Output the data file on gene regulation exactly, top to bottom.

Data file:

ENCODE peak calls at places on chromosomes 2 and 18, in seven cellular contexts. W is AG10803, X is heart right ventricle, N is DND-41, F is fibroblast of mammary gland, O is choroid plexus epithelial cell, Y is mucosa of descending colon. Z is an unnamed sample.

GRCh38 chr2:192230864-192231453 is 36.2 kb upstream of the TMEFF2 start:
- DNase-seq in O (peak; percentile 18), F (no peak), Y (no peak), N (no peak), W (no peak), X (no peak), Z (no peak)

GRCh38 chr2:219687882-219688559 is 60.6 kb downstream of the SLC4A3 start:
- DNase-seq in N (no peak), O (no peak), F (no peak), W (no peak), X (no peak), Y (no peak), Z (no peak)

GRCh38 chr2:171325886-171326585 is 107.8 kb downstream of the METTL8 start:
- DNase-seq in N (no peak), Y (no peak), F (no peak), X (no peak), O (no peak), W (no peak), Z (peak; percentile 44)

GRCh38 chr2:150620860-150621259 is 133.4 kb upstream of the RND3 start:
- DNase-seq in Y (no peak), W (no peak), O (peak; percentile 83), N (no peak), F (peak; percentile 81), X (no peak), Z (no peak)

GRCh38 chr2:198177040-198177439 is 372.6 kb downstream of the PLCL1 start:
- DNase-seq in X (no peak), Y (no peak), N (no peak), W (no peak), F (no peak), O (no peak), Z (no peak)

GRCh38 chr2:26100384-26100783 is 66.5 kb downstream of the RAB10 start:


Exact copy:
ENCODE peak calls at places on chromosomes 2 and 18, in seven cellular contexts. W is AG10803, X is heart right ventricle, N is DND-41, F is fibroblast of mammary gland, O is choroid plexus epithelial cell, Y is mucosa of descending colon. Z is an unnamed sample.

GRCh38 chr2:192230864-192231453 is 36.2 kb upstream of the TMEFF2 start:
- DNase-seq in O (peak; percentile 18), F (no peak), Y (no peak), N (no peak), W (no peak), X (no peak), Z (no peak)

GRCh38 chr2:219687882-219688559 is 60.6 kb downstream of the SLC4A3 start:
- DNase-seq in N (no peak), O (no peak), F (no peak), W (no peak), X (no peak), Y (no peak), Z (no peak)

GRCh38 chr2:171325886-171326585 is 107.8 kb downstream of the METTL8 start:
- DNase-seq in N (no peak), Y (no peak), F (no peak), X (no peak), O (no peak), W (no peak), Z (peak; percentile 44)

GRCh38 chr2:150620860-150621259 is 133.4 kb upstream of the RND3 start:
- DNase-seq in Y (no peak), W (no peak), O (peak; percentile 83), N (no peak), F (peak; percentile 81), X (no peak), Z (no peak)

GRCh38 chr2:198177040-198177439 is 372.6 kb downstream of the PLCL1 start:
- DNase-seq in X (no peak), Y (no peak), N (no peak), W (no peak), F (no peak), O (no peak), Z (no peak)

GRCh38 chr2:26100384-26100783 is 66.5 kb downstream of the RAB10 start: